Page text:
When it comes to choosing any variety of crop it is important to find one that has been proven to grow well in your area. Alaska has many unique climate conditions. Using seed companies such as Foundroot or Denali Seeds is one way to ensure your seeds will grow successfully in Alaska. Carrots are slow to germinate, so do not get discouraged if your seeds take 2 to 3 weeks before they germinate. It is important to have loose, well draining soil for your carrots to reach mature size. Carrots in Alaska tend to have a sweeter flavor due to the increase of sugars with the amount of sun light we have during our growing season.

A common variety of carrot that has shown to grow well in all areas of Alaska is the Scarlet Nantes. This carrot is a popular, fast growing sweet, nearly coreless carrot that is great to harvest at the baby carrot size. At full maturity the Scarlet Nantes grows 6-10 inches. Other carrot varieties that perform well in the southcentral area include: Royal Chantenay, Danvers 126, Sugarsnax 54, Tendersweet, Napoli, Nantes Fancy, Littlefinger, Cosmic Purple, Rainbow, and the Nantes Coreless. Littlefinger like the name suggests is going to be a good carrot if you are wanting to harvest baby sized carrots or plan to grow in containers as they only grow to 3 inches at maturity. Nantes Fancy, Danvers 126, and Royal Chantenay, and Napoli are medium sized carrots ranging from 5-8 inches at maturity. Tendersweet, Cosmic Purple, and Sugarsnax 54 are similar to the Scarlet Nantes grow larger at 8 to 10 inches. If you are going to plant these varieties, be sure to loosen your soil at least 12 inches.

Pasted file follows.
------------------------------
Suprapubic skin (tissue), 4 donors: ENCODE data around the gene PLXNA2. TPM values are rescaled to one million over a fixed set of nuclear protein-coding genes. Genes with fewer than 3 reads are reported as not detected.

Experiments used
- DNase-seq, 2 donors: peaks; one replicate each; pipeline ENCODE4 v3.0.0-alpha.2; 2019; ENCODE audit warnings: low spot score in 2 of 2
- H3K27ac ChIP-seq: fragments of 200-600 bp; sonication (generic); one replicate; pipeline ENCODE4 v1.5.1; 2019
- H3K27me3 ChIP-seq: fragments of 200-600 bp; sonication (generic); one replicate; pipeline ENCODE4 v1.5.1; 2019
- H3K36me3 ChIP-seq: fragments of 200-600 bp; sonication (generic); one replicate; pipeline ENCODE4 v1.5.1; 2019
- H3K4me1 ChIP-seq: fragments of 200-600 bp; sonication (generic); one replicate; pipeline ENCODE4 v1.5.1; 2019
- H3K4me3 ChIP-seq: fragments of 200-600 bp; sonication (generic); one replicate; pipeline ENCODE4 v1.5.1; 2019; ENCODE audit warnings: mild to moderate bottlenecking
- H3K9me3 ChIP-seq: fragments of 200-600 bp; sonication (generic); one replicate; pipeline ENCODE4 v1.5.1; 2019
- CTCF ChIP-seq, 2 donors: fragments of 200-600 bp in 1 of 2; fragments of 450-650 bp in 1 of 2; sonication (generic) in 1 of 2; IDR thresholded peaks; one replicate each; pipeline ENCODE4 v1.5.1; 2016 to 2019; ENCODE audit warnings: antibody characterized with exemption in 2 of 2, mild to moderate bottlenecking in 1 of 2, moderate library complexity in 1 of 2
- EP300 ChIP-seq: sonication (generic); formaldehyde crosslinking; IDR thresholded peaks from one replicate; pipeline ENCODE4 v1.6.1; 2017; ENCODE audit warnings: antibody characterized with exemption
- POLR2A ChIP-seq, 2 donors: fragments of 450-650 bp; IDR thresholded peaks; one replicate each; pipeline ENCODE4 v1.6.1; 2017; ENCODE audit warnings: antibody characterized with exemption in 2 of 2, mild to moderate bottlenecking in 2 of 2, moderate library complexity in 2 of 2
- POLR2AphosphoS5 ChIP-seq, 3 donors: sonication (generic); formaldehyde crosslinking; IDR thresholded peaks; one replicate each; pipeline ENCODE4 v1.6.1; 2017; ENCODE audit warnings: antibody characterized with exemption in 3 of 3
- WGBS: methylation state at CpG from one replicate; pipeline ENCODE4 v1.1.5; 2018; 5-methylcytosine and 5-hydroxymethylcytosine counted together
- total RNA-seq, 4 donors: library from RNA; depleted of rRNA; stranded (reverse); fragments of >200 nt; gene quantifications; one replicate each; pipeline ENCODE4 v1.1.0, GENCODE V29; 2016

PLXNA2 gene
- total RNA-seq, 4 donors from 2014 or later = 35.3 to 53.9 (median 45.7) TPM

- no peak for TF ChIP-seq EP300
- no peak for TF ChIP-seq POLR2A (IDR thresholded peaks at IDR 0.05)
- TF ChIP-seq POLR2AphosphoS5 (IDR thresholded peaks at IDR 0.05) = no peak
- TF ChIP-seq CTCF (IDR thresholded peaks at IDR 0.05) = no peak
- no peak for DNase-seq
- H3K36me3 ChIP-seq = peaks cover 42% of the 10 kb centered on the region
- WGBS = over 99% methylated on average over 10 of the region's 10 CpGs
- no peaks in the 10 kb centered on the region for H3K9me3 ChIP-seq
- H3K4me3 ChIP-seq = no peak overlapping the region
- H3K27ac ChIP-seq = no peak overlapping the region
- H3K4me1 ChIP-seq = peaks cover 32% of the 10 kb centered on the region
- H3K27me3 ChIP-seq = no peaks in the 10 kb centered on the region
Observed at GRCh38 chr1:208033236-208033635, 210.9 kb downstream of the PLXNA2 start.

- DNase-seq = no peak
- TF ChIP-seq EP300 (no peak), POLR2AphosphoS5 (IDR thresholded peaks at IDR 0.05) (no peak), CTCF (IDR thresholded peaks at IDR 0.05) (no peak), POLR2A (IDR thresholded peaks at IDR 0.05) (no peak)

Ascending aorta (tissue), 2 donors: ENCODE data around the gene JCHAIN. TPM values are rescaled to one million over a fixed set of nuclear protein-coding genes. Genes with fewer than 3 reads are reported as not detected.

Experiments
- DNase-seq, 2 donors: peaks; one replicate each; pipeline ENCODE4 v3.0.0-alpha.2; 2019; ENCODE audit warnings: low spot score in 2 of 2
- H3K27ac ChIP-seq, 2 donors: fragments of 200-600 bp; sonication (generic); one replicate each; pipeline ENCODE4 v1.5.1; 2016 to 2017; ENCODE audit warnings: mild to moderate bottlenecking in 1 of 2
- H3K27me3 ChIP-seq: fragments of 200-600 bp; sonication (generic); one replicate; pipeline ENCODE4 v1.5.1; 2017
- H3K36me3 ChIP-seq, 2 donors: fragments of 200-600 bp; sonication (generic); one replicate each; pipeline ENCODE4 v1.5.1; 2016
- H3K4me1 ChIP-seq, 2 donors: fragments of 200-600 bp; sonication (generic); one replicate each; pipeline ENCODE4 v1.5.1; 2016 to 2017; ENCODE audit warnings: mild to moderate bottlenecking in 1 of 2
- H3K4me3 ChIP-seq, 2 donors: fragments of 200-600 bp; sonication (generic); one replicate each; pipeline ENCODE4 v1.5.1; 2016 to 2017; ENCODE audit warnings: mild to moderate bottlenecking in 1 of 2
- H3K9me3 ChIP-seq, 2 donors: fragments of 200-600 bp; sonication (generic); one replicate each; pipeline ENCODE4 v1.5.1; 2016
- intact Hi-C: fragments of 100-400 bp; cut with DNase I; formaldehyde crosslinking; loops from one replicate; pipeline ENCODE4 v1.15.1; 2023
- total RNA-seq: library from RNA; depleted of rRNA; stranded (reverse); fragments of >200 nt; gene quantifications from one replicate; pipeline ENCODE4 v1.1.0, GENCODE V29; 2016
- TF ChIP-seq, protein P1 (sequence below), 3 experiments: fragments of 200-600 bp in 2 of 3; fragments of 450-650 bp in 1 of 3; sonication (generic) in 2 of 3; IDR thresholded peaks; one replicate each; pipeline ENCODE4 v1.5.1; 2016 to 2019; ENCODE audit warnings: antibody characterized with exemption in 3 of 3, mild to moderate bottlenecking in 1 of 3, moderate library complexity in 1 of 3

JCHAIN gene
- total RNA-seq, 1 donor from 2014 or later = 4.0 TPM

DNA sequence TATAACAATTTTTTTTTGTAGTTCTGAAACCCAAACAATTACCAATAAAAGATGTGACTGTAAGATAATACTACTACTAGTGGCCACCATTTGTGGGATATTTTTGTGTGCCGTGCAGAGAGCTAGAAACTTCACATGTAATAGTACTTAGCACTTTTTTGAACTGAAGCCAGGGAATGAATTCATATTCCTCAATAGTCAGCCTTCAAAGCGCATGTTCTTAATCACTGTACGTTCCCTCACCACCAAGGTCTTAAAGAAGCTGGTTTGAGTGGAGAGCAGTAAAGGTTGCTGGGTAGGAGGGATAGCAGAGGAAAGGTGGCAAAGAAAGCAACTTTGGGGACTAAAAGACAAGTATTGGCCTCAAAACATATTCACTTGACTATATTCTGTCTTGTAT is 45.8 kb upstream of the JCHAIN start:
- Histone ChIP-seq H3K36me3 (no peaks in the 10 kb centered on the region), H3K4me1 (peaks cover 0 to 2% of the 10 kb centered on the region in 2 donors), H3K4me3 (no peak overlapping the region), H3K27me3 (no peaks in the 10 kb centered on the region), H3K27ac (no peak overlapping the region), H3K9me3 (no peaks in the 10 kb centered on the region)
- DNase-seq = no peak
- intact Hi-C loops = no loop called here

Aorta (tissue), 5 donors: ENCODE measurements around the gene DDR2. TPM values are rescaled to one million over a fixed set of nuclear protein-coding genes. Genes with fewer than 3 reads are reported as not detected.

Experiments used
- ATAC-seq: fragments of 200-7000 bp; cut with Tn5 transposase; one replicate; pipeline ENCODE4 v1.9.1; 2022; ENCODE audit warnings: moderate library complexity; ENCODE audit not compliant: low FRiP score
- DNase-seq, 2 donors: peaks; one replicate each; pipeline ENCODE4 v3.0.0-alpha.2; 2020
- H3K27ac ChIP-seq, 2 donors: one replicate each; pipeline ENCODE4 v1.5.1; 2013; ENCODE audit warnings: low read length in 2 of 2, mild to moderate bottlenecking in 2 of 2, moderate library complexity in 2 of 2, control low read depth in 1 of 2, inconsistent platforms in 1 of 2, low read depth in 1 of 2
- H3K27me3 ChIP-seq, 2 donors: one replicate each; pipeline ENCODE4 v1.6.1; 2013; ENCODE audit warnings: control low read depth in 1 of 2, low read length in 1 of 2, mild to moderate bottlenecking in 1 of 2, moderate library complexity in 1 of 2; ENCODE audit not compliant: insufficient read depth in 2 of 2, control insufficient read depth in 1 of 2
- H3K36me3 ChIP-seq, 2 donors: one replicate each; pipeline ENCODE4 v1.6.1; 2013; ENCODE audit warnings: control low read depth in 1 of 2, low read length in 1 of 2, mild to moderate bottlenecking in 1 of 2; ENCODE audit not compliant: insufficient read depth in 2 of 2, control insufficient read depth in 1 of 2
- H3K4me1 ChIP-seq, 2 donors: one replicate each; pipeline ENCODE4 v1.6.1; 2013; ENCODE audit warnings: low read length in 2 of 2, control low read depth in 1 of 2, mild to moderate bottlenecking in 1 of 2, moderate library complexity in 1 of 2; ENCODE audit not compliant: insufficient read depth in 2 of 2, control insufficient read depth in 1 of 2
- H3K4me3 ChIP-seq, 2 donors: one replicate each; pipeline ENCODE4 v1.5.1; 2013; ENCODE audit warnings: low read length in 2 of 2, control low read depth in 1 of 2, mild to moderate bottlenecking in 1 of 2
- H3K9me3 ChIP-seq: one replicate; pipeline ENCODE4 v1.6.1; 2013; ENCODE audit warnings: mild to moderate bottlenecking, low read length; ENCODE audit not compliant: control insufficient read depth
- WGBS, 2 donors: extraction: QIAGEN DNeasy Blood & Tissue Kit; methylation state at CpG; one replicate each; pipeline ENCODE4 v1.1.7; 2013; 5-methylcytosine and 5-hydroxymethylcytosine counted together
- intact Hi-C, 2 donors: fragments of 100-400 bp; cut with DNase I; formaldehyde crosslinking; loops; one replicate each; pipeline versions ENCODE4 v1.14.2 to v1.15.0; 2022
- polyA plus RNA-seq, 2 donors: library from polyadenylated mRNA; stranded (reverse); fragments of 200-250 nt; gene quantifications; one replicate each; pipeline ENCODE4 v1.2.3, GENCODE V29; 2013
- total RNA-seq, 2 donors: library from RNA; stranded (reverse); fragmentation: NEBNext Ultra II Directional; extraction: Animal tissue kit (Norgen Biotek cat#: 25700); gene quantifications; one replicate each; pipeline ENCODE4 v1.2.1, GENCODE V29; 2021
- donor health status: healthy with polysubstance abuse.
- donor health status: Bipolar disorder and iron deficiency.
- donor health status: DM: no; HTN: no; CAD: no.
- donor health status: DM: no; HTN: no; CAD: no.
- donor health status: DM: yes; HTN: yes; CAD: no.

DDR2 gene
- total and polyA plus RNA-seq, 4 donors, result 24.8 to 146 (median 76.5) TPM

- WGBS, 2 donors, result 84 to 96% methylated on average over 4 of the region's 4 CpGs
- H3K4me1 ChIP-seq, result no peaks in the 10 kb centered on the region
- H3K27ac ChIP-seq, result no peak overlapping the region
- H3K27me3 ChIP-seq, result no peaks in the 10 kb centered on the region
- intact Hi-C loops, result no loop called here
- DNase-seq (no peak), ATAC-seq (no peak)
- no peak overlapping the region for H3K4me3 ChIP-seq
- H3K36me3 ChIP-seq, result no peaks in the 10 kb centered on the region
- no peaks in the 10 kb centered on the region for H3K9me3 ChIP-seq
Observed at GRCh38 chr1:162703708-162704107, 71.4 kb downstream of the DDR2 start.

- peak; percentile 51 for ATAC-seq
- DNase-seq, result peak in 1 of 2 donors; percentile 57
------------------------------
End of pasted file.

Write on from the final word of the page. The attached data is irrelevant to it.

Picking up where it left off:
No matter which variety fits your needs, proper spacing, thinning, and maintaining after planting is vital for a successful crop. Carrots do not like to be transplanted, so waiting until the soil reaches 50F and direct sowing them will be the best option. Carrot seeds are very small, so be careful not to plant too deep (no more than 1/2 an inch). Thinning carrots is important. They will compete for space as soon as they become sprouts. Carrots should be thinned to 2 inches apart as soon as they are finished sprouting. Watch for weeds as carrots have thin leaves that have a hard time competing with broad leaf weeds and grasses. Harvest carrots when they reach suggested maturity size in diameter and are at the harvest date usually between 60 and 80 days.


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